The U.S. and the Philippines have co-created a defense cooperation agreement that will enable the return of American forces to the Southeast Asian nation, according the Los Angeles Times. The pact involves a 10-year deal that allows U.S. troops to access military facilities in the Philippines on a rotational basis.

In 1992, the Philippines evicted American forces from the country, forcing the U.S. to leave Subic Bay, its largest overseas naval base, The Wall Street Journal noted. The new agreement indicates improved relations between the two nations.

"It shows how far we've come in building out a very mature partnership based on mutual interests and mutual respect," said Ben Rhodes, deputy national security advisor to Obama, as quoted by the Los Angeles Times.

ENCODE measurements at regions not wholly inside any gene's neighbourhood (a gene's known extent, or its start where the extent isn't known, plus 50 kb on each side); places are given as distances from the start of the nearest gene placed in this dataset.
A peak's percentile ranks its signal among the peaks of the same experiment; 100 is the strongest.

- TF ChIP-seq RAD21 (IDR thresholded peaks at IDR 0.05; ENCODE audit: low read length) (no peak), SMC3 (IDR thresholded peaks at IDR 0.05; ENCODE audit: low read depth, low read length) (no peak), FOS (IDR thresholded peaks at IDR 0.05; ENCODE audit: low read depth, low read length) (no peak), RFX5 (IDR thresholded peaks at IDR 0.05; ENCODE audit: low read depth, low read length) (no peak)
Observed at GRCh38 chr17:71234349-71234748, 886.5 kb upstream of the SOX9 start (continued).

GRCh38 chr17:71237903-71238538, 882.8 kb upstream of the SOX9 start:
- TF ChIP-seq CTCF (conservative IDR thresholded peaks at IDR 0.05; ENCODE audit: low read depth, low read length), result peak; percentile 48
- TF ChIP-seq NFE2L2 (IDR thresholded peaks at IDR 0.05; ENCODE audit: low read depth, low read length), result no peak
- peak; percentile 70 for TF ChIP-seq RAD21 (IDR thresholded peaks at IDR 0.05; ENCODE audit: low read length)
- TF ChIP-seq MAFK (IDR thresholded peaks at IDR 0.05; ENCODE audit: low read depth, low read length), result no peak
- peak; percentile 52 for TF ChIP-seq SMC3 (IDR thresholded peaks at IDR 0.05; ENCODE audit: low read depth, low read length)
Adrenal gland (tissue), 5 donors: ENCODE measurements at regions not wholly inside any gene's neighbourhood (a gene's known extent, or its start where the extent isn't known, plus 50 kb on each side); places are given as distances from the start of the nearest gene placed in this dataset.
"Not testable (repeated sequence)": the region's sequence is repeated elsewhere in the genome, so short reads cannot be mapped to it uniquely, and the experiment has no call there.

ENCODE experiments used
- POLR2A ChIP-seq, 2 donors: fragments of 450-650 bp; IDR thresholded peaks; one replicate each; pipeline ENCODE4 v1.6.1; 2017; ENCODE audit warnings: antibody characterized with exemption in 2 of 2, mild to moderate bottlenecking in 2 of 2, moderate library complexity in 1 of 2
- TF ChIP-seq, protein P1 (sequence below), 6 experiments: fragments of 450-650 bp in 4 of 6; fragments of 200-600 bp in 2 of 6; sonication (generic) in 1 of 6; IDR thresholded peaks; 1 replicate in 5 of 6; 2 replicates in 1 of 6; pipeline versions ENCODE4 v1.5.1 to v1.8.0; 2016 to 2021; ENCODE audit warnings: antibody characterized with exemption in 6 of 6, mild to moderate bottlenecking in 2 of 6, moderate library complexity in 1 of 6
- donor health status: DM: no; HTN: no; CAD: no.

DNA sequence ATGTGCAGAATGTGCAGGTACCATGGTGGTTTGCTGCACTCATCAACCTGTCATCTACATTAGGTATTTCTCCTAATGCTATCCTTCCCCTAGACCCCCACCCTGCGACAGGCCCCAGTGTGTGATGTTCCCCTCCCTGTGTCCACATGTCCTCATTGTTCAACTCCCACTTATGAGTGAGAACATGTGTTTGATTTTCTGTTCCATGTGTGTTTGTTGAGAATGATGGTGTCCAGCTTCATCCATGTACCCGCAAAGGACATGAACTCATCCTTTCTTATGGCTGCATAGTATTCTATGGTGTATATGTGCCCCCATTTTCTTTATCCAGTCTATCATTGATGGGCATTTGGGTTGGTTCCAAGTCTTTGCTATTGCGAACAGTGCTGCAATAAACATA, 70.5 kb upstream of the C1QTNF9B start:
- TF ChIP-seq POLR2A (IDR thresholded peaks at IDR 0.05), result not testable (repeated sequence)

Although the agreement is being signed amid continuing territorial disputes with China, officials have stated that the pact is not intended as a response to China. Nonetheless, Rhodes said the agreement will help to foster stability in the South China Sea, where China is competing with the Philippines, Vietnam, Brunei, Taiwan and Malaysia for control.

The buildup of American troops in the Philippines is likely to be a gradual process. U.S. officials have stated that it could be months or even years before there is a large American military presence there.